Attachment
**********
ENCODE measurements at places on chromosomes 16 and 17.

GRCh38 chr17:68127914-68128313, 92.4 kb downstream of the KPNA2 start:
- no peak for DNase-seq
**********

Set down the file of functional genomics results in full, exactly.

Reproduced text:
ENCODE measurements at places on chromosomes 16 and 17.

GRCh38 chr17:68127914-68128313, 92.4 kb downstream of the KPNA2 start:
- no peak for DNase-seq